A direct link between activity in the brain’s cortex and the
microscopic structure of the neuronal network has been shown and
published in the open access journal PLoS ONE on
May 14, 2008.
Building on an existing body of research, Roberto FernГЎndez
GalГЎn, Ph.D., an assistant professor of neurosciences at Case Western
Reserve University (CWRU) School of Medicine, investigated the small
neuronal networks in the cortex. He found that the spontaneous activity
in which they engage is not just random “noise,” but rather highly
structured patterns of signals. This illuminates previous speculations,
proving that these patterns are clearly shaped by network connectivity.
“The activity patterns can be used to inform researchers about the
anatomy of the underlying neuronal network,” he explains.
“Reciprocally, the connections in the network determine the patterns of
spontaneous neuronal activity and their complexity.”
GalГЎn added, indicating that there could be a relatively clearly
interpreted system interlaced: “The calculations and the computer model
showed that these structured
patterns can function as an ‘alphabet’ of the neural code, since the
activity consists of combinations of these patterns, similarly to a
printed text that consists of combinations of letters.” He added,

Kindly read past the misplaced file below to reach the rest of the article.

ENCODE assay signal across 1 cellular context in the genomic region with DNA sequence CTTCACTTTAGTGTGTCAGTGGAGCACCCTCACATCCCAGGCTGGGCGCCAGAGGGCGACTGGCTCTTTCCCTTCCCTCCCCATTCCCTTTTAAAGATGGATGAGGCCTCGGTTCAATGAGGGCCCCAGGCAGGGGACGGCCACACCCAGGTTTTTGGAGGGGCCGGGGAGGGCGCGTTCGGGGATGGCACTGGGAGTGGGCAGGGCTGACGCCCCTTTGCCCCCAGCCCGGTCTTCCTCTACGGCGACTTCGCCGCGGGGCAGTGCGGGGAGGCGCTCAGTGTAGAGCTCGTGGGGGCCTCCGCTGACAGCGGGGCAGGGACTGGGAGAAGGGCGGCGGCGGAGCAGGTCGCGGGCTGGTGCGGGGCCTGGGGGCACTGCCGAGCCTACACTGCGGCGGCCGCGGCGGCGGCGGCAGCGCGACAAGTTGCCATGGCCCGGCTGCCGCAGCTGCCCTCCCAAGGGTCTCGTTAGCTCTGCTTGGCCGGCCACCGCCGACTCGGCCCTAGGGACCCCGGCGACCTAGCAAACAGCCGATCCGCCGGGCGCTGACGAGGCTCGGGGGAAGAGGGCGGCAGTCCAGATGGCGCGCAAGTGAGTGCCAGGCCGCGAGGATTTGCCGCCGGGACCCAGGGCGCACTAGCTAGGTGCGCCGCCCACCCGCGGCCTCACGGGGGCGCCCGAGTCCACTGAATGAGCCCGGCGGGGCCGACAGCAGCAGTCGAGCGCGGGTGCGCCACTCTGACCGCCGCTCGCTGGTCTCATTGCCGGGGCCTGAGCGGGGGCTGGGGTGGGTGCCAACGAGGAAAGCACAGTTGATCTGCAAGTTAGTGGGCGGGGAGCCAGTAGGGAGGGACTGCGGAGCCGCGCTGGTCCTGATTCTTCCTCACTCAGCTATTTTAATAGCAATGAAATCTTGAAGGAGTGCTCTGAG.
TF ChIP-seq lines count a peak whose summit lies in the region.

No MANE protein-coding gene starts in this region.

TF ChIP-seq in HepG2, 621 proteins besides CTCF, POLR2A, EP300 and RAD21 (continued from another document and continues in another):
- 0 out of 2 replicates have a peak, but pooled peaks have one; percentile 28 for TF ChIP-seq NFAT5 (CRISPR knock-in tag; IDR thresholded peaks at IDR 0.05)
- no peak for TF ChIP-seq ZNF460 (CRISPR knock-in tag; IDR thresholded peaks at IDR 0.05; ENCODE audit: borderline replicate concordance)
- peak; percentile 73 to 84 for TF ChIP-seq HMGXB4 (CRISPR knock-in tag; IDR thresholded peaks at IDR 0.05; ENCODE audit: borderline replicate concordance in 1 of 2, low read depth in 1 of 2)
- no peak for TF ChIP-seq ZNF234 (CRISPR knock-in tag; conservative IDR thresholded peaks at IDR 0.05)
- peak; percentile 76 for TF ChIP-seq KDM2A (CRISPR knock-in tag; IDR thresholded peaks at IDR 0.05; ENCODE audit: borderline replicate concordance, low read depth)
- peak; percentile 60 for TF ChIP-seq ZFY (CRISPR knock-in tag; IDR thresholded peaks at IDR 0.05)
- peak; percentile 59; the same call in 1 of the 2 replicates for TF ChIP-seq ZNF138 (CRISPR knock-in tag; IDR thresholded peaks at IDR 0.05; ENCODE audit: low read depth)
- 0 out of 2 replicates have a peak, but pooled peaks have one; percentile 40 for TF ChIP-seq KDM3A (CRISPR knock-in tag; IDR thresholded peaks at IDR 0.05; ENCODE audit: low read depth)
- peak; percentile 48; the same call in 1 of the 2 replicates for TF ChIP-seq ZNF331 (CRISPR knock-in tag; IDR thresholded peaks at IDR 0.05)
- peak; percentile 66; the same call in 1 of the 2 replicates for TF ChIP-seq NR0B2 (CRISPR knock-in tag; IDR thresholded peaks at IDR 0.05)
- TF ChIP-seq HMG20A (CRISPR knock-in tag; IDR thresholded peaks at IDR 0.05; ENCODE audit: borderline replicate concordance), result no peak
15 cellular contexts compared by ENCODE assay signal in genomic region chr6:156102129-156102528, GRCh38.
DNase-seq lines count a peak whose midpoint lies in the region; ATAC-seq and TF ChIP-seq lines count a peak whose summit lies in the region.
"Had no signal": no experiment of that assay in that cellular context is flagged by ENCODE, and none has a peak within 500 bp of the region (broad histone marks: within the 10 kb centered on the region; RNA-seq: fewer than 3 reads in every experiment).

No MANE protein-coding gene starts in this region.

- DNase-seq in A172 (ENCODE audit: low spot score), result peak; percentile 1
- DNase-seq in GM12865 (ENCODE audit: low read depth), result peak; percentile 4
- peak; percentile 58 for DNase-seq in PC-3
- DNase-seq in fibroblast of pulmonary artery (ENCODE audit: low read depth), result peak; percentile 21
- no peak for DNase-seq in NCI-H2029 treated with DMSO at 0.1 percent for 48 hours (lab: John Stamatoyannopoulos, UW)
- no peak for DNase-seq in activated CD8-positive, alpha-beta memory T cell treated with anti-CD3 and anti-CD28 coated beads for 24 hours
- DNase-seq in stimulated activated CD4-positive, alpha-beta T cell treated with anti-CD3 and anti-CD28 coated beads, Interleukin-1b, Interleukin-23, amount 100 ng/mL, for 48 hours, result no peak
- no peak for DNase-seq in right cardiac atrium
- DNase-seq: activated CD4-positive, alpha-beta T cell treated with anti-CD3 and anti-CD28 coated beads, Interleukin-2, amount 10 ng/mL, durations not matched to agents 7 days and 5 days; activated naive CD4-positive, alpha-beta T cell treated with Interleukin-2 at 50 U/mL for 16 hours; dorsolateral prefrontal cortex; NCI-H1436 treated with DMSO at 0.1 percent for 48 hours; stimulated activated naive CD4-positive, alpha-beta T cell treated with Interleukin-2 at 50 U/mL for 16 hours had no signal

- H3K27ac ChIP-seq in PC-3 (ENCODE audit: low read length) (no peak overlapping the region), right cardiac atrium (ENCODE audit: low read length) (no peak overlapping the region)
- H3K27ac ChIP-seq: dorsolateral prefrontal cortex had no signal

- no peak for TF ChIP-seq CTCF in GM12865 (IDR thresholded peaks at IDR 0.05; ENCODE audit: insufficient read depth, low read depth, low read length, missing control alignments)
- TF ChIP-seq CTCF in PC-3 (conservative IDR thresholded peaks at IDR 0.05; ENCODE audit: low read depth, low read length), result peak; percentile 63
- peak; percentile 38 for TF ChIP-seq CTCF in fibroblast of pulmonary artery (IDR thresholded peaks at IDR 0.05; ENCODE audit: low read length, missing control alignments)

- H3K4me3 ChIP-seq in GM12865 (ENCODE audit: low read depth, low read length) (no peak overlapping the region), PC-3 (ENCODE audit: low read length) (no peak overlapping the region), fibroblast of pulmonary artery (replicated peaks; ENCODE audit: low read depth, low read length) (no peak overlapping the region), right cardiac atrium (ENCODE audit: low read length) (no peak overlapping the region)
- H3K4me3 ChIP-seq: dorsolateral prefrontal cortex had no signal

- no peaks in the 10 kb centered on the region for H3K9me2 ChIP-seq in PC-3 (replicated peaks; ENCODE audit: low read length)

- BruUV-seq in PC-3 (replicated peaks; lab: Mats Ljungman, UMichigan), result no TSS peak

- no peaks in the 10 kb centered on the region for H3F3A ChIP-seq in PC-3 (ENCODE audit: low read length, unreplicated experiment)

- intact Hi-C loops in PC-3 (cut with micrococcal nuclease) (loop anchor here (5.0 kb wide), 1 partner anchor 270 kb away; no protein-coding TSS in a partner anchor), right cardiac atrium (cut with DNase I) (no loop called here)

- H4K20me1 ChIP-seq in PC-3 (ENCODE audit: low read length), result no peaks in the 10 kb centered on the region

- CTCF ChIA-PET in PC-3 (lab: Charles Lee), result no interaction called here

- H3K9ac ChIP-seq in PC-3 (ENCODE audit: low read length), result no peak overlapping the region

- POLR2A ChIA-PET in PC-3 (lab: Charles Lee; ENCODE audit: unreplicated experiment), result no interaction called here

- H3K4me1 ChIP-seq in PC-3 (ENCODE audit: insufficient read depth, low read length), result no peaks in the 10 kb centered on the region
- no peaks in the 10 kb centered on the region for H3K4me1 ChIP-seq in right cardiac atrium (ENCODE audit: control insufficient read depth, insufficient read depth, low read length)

noting on the importance of these findings, that they “are useful in
determining how much information a neuronal network in the brain can
This research is a major step in the understanding of neuroscience on a
systems level — that is, how neurons behave when they are connected to
form networks. In the end, how the brain processes and stores sensory
information is important to understand why alterations between these
connections can lead to pathologies, such as epilepsy.
Dr. GalГЎn entered the faculty at CWRU’s School of Medicine in February
2008 after completing postdoctoral work at Carnegie Mellon University
and the Center for Neural Basis of Cognition in Pittsburgh. Shortly
after this, he was awarded as a scholar in the Mount Sinai Health Care
Foundation Scholars program, and he is the twelfth faculty member to
receive this honor since the program’s inception in 1998. “Roberto
FernГЎndez GalГЎn has made an outstanding addition to the Case
Western Reserve University School of Medicine,” commented Dean Pamela
Davis, M.D., Ph.D. “We are excited about the impact of this paper in
the field of
neurosciences and are looking forward to his continued contributions to
the top-tier research conducted by our faculty.”
The above research was supported by the Mount Sinai Foundation, one of
the leading health philanthropies in Greater Cleveland.
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On How Network Architecture Determines the Dominant Patterns
of Spontaneous Neural Activity.
GalГЎn RF (2008)
PLoS ONE 3(5): e2148.
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Anna Sophia McKenney